In fig. 9, which represents the conditions in a human embryo of 44 months, the position of this rudimentary turbinal is indicated by an arrow. The rest of the front wall is formed by an upgrowing fold of mucous membrane containing connective tissue (fig. 10) in which dermal ossification occurs, whereas the upper part ossifies by endochondral ossification.

Occasionally a fine fissure is found in the front wall of the sphenoidal sinus in adult human skulls and when present indicates the line of junction of the two parts of which this wall is composed. The curved spiral edge bounding the opening into the’ sinus which was found in the specimen represented by fig. 18, may be explained as an exhibition of a characteristic feature of a turbinal.

An irregularity, which may have the form of a process, of the lateral cartilaginous wall of the recessus cupularis found in some human embryos (fig. 7) can be considered as a remnant of another turbinal.

The body of the sphenoid normally consists of two parts, viz. the ossified anterior part of the basal plate (post- with pre-sphenoid) and the ossified cupula posterior of the nasal capsule.

The front wall of the sphenoidal sinus together with the anterior part of the sinus in man and the anterior part of the sinus in those animals which possess a true sphenoidal sinus belong to the cupula posterior of the nasal capsule (recessus cupularis posterior). In animals in which a pneumatised sphenoid does not exist, the front wall of the pre-sphenoid together with a recessus behind the inferior ethmo-turbinal (“‘Keilbeinnische”) also belong to the cupula. The lamina transversalis, or its rudimentary representative in man, is a part of this cupula.

That the rudiment (Anlage) of the sphenoidal sinus of man is homologous with the posterior part of the regio olfactoria may be taken as proved, but that in man as compared with other animals a relative “withdrawal” (“sich Zuruckziehen”’) of the ethmoid or of the turbinals from the sphenoidal sinus has taken place (Zuckerkandl) is not a legitimate conclusion. The rudimentary turbinal, which forms part of the front wall of the sinus in man, occupies very nearly the same position in the recessus cupularis as does the posterior end of the fully developed concha sphenoidalis in the cat.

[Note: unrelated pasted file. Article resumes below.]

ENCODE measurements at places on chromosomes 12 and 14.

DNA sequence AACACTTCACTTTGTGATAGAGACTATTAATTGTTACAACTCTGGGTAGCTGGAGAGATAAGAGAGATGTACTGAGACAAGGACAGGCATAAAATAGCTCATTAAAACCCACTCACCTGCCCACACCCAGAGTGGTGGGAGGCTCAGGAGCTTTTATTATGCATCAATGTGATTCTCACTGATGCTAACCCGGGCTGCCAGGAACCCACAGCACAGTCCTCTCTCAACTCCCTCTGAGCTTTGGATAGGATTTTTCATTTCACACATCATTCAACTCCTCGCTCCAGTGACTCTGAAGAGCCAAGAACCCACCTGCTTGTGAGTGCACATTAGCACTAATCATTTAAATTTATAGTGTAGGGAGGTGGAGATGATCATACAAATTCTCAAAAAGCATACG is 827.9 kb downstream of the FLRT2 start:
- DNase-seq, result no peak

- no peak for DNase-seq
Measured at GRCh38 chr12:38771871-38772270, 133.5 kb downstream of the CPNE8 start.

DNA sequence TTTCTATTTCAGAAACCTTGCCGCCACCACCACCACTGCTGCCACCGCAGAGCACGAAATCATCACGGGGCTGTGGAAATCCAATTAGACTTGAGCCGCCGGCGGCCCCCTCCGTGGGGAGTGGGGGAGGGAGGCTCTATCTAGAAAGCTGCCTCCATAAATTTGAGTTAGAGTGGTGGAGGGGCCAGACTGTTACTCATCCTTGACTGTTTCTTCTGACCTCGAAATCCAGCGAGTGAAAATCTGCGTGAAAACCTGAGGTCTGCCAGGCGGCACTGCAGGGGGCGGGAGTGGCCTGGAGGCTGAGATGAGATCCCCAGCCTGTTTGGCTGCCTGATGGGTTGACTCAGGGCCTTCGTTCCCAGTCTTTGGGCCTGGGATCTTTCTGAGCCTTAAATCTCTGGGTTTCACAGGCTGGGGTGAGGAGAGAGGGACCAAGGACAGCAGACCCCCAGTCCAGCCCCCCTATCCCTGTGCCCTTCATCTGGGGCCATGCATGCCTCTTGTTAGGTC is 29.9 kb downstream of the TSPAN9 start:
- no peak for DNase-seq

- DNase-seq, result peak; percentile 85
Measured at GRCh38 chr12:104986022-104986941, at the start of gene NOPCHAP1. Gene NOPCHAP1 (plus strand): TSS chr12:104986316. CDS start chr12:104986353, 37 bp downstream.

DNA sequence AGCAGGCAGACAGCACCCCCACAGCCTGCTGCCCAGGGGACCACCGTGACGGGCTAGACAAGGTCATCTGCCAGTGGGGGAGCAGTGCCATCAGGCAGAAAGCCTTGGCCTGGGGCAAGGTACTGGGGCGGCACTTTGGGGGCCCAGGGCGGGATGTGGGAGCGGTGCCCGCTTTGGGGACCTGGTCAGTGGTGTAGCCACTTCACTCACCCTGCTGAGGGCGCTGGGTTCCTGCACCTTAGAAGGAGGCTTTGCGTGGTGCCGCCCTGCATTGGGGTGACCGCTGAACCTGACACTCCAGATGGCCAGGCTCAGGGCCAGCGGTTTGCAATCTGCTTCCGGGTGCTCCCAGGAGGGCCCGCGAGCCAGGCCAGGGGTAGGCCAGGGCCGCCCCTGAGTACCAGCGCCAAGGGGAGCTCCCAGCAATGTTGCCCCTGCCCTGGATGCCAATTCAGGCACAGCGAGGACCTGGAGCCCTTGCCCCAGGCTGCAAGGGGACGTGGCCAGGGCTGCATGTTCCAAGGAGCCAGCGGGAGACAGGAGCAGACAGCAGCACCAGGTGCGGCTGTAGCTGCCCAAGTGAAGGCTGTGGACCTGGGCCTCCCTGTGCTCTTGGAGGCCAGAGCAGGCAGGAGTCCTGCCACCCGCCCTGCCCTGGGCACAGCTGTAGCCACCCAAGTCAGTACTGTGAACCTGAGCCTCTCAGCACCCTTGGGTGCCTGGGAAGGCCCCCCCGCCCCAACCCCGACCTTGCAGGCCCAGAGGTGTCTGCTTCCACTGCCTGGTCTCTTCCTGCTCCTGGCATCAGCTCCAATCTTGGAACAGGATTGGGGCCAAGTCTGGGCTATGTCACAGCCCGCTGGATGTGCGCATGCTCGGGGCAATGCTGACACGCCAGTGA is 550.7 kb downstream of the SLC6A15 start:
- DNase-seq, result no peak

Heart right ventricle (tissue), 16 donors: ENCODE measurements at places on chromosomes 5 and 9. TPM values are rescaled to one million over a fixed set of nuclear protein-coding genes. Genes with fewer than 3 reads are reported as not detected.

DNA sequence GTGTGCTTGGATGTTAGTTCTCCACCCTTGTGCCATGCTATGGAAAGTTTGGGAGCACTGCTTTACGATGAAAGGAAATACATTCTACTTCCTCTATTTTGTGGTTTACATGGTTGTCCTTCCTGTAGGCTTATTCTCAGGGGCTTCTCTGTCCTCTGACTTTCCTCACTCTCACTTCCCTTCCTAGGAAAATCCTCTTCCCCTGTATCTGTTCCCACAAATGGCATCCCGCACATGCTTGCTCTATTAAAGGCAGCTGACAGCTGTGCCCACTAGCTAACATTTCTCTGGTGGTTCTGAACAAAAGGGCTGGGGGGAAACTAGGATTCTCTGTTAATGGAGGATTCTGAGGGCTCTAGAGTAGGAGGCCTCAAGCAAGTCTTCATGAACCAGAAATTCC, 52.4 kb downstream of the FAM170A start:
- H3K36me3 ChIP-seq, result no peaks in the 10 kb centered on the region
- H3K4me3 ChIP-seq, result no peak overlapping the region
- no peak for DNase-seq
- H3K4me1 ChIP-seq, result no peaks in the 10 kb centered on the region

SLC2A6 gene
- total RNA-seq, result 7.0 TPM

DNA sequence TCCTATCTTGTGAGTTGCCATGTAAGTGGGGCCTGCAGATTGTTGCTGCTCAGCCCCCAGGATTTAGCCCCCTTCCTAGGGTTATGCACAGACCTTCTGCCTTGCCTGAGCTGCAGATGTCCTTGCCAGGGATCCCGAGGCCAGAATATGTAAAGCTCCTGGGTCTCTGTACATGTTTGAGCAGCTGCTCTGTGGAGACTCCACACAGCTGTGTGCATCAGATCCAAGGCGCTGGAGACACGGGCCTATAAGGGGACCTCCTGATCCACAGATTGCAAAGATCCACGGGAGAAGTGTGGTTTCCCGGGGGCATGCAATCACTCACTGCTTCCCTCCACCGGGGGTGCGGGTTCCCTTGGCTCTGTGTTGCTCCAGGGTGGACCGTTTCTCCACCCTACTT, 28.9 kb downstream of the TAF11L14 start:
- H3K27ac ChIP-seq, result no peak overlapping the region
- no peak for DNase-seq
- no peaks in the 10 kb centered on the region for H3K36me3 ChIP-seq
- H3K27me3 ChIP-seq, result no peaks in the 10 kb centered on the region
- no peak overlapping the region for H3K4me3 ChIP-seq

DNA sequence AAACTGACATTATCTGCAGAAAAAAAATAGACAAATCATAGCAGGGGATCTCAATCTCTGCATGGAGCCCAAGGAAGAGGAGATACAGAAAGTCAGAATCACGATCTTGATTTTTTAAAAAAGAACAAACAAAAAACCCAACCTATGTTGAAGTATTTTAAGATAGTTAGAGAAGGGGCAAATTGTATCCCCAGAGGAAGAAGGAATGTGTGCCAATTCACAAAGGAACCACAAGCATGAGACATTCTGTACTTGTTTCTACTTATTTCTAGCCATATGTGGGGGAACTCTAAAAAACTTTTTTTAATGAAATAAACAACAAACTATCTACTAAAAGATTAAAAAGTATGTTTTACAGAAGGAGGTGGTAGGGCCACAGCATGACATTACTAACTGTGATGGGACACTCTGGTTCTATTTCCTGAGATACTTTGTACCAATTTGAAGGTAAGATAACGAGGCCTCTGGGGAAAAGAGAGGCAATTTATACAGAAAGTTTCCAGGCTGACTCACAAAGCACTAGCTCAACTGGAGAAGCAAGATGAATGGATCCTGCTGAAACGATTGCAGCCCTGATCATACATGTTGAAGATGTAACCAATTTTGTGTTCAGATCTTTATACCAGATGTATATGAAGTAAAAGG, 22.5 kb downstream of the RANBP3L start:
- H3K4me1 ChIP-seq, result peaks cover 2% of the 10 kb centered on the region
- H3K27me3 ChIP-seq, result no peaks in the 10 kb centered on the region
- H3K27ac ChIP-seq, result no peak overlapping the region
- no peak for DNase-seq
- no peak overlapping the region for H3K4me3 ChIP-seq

Zuckerkandl’s statement that: ‘den Héhlen des Keilbeins fallt demnach bulbus olfactorius vielfach die Aufgabe zu, Riechwiilste zu beherbergen” is inexact. Paulli’s opinion that the sinus sphenoidalis is an “‘abgeschnittener Teil der Regio olfactoria,” which in appearance only has the characteristics of a pneumatic cavity, is a fallacy. The cavity, which is bounded by the cupula nasi posterior cartilaginea or ossea (concha) Bertini, I propose, at the suggestion of Professor Bolk, to call lamina cribrosa the palaio-sinus (sphenoidalis). The cavity within the sphenoid, which appears after the fusion of the cupula posterior with the sphenoid and results from the absorption of bone due to the growth activity of the mucous membrane, may be called the neo-sinus.



Fig. 14. Felis domestica some days before birth. Sagittal section through the posterior part of the nose. Ossification of the lamina transversalis in beginning.

Fig. 15. Felis domestica a few weeks old. Sagittal section of the skull.


Fig. 16. Felis domestica with milk-teeth.

Fig. 17. Adult Felis domestica. Sagittal Beginning of pneumatisation of the section of the skull. A sinus within the sphenoid. sphenoid is present.



Fig. 18. Inner aspect of the sphenoidal sinus of an adult man.


Thus the sphenoidal sinus of man, as it is normally described, consists of a palaio-sinus plus a neo-sinus.